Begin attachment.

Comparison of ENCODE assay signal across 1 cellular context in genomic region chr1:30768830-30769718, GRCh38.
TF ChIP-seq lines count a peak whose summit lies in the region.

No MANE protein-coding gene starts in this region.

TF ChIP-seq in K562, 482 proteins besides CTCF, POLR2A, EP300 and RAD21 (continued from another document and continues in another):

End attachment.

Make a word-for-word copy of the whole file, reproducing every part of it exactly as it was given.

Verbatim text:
Comparison of ENCODE assay signal across 1 cellular context in genomic region chr1:30768830-30769718, GRCh38.
TF ChIP-seq lines count a peak whose summit lies in the region.

No MANE protein-coding gene starts in this region.

TF ChIP-seq in K562, 482 proteins besides CTCF, POLR2A, EP300 and RAD21 (continued from another document and continues in another):